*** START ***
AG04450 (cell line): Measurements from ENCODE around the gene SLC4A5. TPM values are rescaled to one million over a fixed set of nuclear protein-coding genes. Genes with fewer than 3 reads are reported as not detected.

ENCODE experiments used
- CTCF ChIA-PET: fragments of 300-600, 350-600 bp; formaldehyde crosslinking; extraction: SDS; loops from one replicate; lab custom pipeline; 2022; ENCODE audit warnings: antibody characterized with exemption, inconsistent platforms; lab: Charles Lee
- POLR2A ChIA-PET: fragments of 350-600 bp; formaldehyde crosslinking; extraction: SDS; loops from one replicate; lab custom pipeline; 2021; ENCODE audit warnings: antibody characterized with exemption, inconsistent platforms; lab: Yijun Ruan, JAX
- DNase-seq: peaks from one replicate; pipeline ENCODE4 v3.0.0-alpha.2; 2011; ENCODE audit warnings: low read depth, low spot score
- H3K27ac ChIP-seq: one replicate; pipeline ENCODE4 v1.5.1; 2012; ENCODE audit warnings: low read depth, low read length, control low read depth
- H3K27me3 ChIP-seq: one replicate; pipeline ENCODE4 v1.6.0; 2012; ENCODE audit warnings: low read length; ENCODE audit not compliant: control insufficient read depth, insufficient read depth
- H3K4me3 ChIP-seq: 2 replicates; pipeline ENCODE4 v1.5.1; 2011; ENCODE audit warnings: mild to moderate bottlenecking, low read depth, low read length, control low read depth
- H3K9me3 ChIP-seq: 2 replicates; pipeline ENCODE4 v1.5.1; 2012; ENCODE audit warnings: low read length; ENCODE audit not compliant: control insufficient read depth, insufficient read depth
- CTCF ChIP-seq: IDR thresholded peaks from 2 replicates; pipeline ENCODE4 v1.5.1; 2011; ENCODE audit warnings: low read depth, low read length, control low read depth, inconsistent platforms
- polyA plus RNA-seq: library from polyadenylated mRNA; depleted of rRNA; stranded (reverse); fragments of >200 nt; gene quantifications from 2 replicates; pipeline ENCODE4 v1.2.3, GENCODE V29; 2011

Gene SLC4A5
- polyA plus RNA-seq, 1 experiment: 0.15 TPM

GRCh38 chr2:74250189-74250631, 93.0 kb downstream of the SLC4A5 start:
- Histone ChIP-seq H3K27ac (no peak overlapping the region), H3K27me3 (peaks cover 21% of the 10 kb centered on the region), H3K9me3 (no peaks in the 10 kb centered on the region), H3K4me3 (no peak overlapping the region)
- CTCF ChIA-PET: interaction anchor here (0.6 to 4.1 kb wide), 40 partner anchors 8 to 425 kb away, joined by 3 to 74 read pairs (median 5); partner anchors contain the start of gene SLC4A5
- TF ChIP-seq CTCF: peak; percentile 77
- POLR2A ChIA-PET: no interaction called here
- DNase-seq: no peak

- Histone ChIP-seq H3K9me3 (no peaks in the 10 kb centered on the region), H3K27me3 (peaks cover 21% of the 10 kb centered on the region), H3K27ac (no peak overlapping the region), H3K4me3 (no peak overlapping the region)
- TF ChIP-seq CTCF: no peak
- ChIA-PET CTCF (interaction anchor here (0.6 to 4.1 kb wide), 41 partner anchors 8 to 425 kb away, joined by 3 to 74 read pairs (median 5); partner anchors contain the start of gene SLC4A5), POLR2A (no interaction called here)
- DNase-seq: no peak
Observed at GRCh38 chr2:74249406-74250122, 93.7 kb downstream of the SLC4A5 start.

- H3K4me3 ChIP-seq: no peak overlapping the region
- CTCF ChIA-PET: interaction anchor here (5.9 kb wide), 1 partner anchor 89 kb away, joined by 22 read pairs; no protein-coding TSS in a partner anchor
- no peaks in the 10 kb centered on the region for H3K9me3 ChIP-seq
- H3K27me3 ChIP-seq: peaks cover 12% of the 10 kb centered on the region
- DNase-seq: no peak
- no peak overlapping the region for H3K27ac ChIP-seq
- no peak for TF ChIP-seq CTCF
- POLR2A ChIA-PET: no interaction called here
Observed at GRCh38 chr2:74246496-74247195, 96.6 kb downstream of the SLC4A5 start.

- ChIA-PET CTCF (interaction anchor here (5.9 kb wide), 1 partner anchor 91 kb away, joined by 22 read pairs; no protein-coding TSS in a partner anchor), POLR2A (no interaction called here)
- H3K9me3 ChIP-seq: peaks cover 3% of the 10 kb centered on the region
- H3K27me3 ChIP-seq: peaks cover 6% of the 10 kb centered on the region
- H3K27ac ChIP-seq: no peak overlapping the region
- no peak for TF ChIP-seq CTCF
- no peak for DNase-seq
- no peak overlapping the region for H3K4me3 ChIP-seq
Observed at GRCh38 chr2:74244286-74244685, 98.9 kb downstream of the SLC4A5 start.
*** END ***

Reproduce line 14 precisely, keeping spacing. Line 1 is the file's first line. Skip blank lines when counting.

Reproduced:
GRCh38 chr2:74250189-74250631, 93.0 kb downstream of the SLC4A5 start: